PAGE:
Risk management, simply put, is the identification of threats to your well-being and the decision of how to respond. Risk management takes on an additional level of importance for professionals like architects since they are personally liable for the professional services they provide. Below are five areas vital to design professionals who want to reduce or transfer risk:
1) Client Selection:
Monitor your interaction with clients and potential clients and be aware of danger signs. Walking away from a project could be the best answer if the relationship starts off with confrontations, excuses and unreturned phone calls. Similarly, beware of the red flags that signal a dissatisfied—and possibly litigious—client: late payments, disputes with the contractor, breakdown in communication.
Winners and Losers in the Self-Certification Process
I get a little worried whenever I see a shift in the relationship between architect, owner and contractor because often, when the dust settles, the architect has come out of the process having given up some ground to the others. Change yields both winners and losers.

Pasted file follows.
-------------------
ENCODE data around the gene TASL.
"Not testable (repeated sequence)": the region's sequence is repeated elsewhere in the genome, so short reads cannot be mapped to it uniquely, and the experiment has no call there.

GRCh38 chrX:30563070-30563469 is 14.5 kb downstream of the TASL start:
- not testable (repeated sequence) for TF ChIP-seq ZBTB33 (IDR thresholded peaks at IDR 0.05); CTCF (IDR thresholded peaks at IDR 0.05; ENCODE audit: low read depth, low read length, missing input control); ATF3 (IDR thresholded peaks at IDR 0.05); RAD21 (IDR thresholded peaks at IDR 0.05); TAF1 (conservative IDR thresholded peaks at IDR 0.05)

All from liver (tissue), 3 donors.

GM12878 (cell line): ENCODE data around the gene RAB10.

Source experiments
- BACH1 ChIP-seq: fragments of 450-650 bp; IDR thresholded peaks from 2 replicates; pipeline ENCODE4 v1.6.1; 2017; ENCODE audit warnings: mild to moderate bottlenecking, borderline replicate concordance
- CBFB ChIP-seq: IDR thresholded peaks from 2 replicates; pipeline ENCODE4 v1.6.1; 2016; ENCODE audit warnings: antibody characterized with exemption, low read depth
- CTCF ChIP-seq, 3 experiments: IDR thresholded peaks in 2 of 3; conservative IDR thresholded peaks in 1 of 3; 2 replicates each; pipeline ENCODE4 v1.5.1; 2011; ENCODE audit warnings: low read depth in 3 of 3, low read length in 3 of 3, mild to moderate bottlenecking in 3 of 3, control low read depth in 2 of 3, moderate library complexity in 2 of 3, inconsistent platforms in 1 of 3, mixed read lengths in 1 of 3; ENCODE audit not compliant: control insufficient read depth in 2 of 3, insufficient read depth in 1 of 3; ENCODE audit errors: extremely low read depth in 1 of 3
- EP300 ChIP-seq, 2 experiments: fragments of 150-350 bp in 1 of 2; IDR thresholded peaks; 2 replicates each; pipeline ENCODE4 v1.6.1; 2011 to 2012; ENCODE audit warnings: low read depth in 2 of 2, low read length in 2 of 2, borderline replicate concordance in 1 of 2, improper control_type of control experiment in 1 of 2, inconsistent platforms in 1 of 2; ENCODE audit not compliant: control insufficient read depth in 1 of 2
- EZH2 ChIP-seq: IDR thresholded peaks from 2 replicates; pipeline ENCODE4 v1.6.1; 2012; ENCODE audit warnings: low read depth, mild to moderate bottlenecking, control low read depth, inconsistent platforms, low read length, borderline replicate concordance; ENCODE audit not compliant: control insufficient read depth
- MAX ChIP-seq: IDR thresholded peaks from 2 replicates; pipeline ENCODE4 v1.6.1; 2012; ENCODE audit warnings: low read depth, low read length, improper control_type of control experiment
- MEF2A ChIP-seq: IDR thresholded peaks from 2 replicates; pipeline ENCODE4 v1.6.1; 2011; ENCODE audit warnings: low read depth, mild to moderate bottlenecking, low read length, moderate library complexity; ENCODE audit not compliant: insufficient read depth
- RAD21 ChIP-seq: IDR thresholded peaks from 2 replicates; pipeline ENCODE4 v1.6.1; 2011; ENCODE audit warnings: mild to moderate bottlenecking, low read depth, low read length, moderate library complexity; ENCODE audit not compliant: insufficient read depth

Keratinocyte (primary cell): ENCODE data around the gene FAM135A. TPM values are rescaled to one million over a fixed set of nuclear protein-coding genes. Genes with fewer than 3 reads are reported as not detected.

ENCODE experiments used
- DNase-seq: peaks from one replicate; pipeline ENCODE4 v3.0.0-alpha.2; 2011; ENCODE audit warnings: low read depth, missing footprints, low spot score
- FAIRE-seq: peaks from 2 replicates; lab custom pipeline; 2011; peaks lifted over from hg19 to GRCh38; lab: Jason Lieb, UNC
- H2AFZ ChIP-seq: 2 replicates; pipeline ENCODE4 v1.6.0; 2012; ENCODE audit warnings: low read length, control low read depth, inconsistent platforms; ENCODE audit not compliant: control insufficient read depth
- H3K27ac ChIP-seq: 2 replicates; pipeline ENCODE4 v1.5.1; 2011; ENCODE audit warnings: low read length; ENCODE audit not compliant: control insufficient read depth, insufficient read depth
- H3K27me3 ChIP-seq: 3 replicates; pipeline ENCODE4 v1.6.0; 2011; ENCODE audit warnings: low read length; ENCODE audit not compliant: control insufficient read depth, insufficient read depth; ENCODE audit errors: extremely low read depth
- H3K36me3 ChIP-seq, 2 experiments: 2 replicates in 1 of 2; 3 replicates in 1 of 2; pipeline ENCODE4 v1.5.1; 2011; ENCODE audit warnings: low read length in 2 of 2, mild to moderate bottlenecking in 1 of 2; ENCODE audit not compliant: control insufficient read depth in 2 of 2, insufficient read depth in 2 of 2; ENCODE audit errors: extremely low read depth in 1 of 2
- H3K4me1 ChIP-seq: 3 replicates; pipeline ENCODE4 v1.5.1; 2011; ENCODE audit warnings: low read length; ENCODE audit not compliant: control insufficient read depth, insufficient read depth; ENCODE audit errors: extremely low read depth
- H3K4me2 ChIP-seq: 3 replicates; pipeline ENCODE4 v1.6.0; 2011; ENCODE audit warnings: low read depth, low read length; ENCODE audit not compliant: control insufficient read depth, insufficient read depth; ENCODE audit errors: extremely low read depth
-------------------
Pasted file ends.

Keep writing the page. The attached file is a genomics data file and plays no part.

1) The Project Owner
If you self-certify a project the owner will spend no extra money and get the project completed sooner. If it is a commercial space, the owner will begin making money sooner. Self-certification clearly benefits the owner.
When Clients Ask to Be Added to Your Policy
What Status Do TheyWant?
Additional Named Insured: this status is never given to a client, nor would a client ever want this status if he or she realized the implications. A Named Insured under the policy receives the full scope of protection under the policy, so it is appropriate only for the design firm and any related companies. If a clients were Named Insureds, they could be held responsible for premiums, they could cancel the policy, and you could be forced to pay out under your policy for a loss experienced by that client that has nothing to do with your services.